In this segment on CNN Live from October 28, 2009, President Obama explains his decision to sign the Matthew Shepard and James Byrd, Jr. Hate Crime Prevention Act, which expanded existing legislation to include assault on the grounds of sexual orientation. Matthew Shepard was a gay student who was tortured and killed by two men near Laramie, Wyoming in 1998. James Byrd, Jr. was a black man who was tied to a truck by two white supremacists, dragged behind it and decapitated in Jasper, Texas in 1998. In his speech, Obama remarks that it has taken a decade for the law to be passed, and he thanks everyone who has fought for it. Obama cites FBI statistics that say there were 7,600 hate crimes in 2008 and 12,000 in the last ten years based on sexual orientation alone. He announces that the new bill strengthens protections against crimes based on race, religion, and national origin and adds federal protections for crimes based on gender, disability, gender identity, and sexual orientation. He invokes the founding ideals of freedom and equality, and he hearkens back to the Civil Rights Act of 1968, which Lyndon B. Johnson signed following the assassination of Martin Luther King, Jr.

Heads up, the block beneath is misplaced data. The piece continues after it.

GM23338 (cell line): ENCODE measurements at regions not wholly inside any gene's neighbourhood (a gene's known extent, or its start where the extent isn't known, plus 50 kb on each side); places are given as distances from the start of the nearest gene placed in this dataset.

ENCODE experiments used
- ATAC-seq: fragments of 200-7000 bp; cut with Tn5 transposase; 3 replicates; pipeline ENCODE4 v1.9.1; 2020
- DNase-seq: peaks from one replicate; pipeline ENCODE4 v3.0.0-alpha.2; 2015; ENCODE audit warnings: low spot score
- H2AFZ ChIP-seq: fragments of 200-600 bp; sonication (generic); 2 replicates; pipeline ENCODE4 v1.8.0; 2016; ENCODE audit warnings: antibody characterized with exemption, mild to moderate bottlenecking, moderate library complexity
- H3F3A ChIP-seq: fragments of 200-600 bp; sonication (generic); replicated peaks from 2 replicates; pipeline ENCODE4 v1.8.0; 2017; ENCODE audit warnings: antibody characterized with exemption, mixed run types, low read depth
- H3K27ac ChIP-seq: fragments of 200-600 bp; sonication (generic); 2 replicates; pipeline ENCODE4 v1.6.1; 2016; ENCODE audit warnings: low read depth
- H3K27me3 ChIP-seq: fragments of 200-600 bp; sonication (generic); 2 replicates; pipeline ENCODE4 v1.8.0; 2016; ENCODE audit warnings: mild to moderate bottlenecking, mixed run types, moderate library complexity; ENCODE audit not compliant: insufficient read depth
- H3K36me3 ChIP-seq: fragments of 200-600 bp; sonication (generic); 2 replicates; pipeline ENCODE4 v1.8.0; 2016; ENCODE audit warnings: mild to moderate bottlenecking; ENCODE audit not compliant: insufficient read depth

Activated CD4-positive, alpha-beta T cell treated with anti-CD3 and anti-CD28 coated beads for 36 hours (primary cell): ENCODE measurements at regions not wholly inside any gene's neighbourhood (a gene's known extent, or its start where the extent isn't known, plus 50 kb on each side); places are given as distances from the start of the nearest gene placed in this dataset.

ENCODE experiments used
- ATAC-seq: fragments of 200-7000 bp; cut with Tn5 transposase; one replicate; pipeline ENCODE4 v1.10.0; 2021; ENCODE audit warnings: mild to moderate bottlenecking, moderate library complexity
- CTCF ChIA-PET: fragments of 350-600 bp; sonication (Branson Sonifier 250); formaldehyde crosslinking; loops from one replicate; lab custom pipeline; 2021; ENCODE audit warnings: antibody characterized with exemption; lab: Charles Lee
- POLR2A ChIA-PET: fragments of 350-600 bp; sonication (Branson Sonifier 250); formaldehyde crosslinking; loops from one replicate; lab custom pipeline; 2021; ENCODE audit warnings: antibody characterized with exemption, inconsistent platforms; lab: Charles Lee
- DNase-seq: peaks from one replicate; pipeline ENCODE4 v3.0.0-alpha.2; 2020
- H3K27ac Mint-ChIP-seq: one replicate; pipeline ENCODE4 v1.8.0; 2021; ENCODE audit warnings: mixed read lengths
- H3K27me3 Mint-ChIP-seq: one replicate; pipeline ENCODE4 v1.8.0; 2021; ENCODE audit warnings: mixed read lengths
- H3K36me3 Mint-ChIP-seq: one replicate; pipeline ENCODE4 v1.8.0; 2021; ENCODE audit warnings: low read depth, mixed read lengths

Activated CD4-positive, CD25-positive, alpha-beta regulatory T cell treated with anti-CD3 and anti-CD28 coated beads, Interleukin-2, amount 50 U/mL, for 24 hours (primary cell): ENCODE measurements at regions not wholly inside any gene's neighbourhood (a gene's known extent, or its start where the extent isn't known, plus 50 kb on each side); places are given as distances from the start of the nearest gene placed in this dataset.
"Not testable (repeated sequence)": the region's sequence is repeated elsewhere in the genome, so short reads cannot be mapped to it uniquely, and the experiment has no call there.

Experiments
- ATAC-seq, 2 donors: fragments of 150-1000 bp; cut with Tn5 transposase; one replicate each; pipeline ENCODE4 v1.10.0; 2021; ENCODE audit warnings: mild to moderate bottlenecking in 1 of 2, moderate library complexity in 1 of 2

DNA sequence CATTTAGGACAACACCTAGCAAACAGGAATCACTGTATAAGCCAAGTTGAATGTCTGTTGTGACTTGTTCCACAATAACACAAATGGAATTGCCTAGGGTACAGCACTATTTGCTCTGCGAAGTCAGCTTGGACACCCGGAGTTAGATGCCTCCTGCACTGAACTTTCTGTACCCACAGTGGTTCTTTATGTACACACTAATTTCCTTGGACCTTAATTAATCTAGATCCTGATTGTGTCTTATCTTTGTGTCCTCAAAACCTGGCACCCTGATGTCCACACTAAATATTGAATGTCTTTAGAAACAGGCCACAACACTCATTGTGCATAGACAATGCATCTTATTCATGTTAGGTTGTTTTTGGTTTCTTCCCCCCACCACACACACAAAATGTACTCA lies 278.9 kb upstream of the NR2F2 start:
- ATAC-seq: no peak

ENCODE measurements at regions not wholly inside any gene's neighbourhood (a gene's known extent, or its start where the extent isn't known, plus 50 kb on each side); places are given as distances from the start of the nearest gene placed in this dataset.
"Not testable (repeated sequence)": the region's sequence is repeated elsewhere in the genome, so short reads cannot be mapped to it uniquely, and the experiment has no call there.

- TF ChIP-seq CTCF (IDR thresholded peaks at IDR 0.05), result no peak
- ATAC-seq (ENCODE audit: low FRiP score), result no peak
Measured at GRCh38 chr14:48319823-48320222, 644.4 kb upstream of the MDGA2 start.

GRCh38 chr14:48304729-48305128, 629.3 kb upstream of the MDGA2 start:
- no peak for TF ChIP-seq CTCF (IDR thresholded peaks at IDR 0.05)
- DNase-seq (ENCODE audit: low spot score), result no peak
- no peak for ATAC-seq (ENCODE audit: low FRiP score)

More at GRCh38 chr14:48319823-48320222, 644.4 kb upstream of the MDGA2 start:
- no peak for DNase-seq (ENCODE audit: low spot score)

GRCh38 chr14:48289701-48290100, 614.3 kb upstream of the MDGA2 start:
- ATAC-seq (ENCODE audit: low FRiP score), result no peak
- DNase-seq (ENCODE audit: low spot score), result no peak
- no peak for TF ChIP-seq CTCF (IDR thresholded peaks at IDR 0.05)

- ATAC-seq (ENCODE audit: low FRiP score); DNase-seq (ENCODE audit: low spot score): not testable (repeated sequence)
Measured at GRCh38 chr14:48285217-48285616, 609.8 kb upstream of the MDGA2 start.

What is a “hate crime”? Who is targeted by hate crimes? And what distinguishes them from other violent crimes?
Which protections does this law strengthen, and which protections does it add? For whom?
Obama mentions America’s founding ideals of freedom and equality. How does this legislation relate to these ideals?
Why do you think this bill took ten years to pass? More than a decade after this bill was passed, what has changed in terms of hate crimes and civil rights in the U.S. and globally?